The original A7Siii was my first Sony camera. I got it when I set out to travel the country in a van because I wanted a full-frame camera that could handle photo and video in low light, because I knew I’d never carry a flash. Over the years, as I shifted more and more toward landscape photography and I began to think about printing my images, higher resolution became more important to me, and I eventually upgraded to the A7Riii. But now, at long last, Sony’s long overdue A7Siii is here, and I have a conundrum, because it’s simply the best video shooter I’ve ever used… but damnit! 12MP stills…
It’s been roughly five years since Sony launched the A7Sii, and in that time a bunch of camera companies have shot ahead in terms of video. The A7Siii finally brings the Sony Alpha series up to date, and then some. While it doesn’t shoot 8K video like the Canon EOS R5, it focuses more on low-light sensitivity and high-quality slow motion to the tune of 4K video at 120 frames per second (fps). It’s also the first Alpha camera that can shoot 10-bit 4:2:2 video in body. All other Alphas are limited to 8-bit 4:2:0, and while the difference in those numbers may sound small, that actually means the A7Siii is recording about 1024 levels per channel of color info versus 256 levels and sampling it at twice the fidelity, which gives you far, far more leeway when color correcting and applying different looks. The result is that you can finally make your Sony Alpha footage look genuinely film-like.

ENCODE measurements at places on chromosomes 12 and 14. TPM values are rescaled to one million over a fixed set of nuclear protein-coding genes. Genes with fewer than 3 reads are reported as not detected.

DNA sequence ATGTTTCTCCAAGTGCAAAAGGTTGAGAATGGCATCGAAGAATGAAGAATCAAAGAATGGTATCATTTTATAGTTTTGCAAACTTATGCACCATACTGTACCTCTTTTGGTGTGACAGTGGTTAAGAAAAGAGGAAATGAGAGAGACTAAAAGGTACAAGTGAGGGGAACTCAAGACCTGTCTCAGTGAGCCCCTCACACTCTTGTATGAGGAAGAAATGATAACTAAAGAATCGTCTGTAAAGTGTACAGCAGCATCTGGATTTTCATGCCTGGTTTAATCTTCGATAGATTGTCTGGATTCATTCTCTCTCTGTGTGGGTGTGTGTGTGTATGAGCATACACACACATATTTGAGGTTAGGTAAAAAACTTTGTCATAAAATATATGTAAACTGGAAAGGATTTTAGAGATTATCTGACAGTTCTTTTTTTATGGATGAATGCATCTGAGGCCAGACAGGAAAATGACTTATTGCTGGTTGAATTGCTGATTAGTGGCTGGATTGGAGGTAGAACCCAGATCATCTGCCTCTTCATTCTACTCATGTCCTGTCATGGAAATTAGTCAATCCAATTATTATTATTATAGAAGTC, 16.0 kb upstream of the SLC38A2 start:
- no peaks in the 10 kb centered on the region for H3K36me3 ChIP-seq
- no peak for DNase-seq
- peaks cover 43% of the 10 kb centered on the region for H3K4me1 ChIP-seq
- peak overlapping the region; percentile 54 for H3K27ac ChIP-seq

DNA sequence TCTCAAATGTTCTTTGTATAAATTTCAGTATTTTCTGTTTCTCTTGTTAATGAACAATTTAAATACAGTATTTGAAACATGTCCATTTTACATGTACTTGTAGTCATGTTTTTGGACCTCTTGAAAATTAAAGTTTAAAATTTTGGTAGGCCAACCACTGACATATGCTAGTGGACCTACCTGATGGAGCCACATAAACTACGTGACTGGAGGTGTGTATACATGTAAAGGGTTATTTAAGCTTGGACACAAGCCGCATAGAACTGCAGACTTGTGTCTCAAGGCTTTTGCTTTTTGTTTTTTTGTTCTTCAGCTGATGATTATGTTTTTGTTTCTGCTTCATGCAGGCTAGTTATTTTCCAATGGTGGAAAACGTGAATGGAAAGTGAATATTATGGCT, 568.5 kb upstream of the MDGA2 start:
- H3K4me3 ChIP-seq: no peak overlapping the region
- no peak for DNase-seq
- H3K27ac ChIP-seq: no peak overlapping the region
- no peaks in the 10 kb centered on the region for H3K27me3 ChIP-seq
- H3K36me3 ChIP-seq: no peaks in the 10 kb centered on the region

It’s hard to describe just how good it looks with mere words, so have a look at my test footage and then we can all freak out together:
I mean, that low-light quality! At ISO 102,400 the camera was able to track my friend’s eye for autofocus despite it only being illuminated by a campfire, and you could see the freakin’ stars behind him! The first time I saw that I found it surreal, but in a good way. And while there’s certainly noise in those shots, it’s really not that bad. It looks like film grain as opposed to digital noise.
This is the first time I’ve actually found Sony’s picture profiles to be worth using. S-Log3 is a very flat, almost washed-out color profile that is meant to give you maximum dynamic range, but it takes a fair amount of color correction in post. Modern video cameras have what’s known as Log profiles, which produces very gray looking footage that is more flexible for color grading (kinda like RAW photos, but it’s not necessarily technically RAW video). In my previous attempts at using Sony’s S-Log profiles with Sony’s 8-bit cameras, I found that the footage would start falling apart very quickly when I started messing with the colors, and it really wasn’t worth the bother. With 10-bit 4:2:2 I can finally work with it, and the results are fantastic. The footage still isn’t as flexible as what you get from the 12-bit video on the Blackmagic Pocket Cinema Camera 6K, but for many the Sony’s additional features (such a focus tracking) make up for the difference. (The A7Siii can actually shoot 16-bit RAW video when using an external recorder, but unfortunately, that wasn’t available when I was testing so I’m not able to weigh in on the goodness or badness of it.)